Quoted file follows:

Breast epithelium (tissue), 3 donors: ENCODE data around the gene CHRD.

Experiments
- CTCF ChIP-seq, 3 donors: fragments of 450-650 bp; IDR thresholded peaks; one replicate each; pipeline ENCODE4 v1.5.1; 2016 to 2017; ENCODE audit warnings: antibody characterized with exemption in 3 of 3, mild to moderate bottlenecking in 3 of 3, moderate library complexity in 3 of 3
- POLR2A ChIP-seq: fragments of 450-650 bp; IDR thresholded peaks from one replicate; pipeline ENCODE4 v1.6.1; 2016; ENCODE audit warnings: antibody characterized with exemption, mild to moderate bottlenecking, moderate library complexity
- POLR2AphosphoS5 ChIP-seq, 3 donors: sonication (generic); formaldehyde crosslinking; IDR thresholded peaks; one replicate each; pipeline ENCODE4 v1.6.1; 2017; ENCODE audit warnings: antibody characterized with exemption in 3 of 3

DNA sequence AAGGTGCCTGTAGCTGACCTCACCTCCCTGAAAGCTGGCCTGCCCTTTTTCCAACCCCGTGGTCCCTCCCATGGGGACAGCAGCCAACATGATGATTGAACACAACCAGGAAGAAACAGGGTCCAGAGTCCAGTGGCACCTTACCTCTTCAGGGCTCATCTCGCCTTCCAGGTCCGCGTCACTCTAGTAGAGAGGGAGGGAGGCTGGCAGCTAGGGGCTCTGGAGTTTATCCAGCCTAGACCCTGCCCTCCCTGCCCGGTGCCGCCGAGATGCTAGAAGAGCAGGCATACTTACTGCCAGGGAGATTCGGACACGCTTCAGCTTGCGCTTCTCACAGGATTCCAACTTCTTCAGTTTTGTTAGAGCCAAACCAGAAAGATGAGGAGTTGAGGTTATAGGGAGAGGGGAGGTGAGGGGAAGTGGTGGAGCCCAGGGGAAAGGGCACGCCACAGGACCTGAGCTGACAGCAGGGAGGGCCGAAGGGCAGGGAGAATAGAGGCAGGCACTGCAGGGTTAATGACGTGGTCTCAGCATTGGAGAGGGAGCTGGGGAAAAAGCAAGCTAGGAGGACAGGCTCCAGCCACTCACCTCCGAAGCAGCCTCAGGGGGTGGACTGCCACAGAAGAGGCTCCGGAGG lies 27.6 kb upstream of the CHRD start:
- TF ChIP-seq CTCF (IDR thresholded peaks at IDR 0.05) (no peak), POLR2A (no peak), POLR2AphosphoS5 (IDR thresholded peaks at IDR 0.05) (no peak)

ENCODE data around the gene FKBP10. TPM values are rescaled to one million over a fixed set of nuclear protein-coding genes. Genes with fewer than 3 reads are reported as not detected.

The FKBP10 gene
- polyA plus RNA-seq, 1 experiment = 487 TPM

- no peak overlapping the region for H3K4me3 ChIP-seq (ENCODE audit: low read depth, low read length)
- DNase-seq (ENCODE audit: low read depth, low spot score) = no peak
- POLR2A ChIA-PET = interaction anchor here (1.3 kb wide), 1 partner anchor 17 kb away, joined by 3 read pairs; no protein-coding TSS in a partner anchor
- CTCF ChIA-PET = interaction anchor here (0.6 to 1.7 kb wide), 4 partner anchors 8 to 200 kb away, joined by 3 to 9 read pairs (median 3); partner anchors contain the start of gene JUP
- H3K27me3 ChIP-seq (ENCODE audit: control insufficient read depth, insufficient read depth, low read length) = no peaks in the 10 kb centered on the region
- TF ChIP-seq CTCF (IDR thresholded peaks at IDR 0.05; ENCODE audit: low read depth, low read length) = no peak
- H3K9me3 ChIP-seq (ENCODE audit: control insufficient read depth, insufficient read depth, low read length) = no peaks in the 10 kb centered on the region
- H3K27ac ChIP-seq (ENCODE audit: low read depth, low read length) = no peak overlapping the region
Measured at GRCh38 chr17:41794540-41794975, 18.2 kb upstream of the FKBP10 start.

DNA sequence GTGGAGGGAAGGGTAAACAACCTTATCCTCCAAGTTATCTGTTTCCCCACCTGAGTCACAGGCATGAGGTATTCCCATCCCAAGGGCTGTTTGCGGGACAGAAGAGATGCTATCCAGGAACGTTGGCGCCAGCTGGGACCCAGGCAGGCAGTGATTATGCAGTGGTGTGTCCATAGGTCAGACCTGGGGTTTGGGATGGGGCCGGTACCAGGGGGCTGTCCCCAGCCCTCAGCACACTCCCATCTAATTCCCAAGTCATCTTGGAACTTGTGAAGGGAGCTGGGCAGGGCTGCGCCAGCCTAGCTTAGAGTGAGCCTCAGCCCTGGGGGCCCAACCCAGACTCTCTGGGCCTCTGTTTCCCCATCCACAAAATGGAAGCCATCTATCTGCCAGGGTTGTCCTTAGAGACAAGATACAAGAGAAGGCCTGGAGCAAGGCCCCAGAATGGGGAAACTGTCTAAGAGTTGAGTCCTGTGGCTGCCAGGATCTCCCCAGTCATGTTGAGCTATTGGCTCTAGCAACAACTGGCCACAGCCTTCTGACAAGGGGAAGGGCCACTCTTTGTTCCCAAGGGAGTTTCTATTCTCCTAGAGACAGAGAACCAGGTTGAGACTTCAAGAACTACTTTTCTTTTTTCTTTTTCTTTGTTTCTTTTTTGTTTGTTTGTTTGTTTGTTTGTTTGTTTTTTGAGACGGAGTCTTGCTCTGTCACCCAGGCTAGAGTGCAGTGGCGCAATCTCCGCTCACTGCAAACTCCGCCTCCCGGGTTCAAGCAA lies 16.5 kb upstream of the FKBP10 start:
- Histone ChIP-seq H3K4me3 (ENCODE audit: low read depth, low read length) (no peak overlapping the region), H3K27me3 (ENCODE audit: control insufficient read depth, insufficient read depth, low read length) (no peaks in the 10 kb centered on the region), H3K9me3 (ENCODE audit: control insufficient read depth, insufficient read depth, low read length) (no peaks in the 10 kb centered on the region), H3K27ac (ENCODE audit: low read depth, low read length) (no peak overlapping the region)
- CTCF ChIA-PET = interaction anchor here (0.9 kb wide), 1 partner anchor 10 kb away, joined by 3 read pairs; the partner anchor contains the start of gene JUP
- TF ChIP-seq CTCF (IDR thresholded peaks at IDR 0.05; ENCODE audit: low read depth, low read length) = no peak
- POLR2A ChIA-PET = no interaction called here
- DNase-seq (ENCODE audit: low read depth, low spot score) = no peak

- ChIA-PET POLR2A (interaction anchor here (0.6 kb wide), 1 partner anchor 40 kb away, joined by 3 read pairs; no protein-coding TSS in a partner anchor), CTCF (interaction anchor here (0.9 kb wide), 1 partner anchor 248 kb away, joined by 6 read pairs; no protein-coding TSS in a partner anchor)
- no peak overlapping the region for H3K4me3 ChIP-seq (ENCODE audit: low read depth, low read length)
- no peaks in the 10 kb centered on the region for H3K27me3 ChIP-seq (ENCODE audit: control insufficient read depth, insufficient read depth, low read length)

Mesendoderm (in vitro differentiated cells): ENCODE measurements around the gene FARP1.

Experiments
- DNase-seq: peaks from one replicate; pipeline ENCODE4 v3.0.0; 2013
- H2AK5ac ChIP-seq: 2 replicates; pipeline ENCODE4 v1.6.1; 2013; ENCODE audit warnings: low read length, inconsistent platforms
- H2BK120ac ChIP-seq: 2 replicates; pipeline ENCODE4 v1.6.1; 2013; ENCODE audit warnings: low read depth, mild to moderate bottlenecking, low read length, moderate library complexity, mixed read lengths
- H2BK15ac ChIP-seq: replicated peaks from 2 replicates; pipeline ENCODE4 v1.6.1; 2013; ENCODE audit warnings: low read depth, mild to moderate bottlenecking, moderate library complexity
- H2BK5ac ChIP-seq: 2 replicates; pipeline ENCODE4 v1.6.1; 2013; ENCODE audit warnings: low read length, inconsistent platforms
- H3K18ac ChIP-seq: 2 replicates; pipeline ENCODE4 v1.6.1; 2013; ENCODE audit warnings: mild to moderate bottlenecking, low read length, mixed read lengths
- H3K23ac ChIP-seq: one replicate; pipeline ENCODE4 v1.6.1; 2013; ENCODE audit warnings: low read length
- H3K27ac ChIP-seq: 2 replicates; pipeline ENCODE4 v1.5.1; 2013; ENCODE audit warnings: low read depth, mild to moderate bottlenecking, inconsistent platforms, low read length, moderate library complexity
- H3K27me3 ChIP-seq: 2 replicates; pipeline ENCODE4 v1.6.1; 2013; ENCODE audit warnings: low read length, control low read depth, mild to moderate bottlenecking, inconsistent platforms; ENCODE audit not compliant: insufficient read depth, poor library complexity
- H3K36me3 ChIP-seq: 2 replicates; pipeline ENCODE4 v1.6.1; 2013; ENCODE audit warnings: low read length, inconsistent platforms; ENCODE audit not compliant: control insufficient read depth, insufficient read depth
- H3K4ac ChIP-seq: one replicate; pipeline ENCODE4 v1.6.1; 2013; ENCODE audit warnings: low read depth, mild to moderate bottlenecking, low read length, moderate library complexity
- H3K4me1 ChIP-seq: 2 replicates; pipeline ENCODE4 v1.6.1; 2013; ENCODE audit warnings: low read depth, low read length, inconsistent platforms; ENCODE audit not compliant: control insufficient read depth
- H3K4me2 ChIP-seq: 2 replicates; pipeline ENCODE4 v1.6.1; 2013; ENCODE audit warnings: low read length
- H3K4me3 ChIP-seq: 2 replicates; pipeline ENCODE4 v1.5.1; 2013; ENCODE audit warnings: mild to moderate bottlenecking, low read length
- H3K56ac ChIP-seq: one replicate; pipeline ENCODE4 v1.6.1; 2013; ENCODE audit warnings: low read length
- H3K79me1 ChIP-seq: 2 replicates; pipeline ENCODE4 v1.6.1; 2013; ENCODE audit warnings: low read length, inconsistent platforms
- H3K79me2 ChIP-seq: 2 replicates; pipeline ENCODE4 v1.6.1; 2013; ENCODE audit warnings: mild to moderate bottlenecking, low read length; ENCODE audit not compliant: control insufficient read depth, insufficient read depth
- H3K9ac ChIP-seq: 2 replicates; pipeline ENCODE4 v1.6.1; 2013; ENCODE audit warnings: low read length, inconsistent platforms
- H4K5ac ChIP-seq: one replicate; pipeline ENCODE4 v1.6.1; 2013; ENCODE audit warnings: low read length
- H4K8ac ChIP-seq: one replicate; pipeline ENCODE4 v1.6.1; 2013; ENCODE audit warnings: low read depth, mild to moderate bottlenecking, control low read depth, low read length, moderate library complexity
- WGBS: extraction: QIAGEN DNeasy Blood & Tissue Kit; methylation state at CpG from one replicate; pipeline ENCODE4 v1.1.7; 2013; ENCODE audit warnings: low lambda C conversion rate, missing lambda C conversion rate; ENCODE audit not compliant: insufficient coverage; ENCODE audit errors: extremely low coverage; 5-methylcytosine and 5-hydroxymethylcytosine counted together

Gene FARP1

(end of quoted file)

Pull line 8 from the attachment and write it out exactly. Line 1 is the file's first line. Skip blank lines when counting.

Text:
ENCODE data around the gene FKBP10. TPM values are rescaled to one million over a fixed set of nuclear protein-coding genes. Genes with fewer than 3 reads are reported as not detected.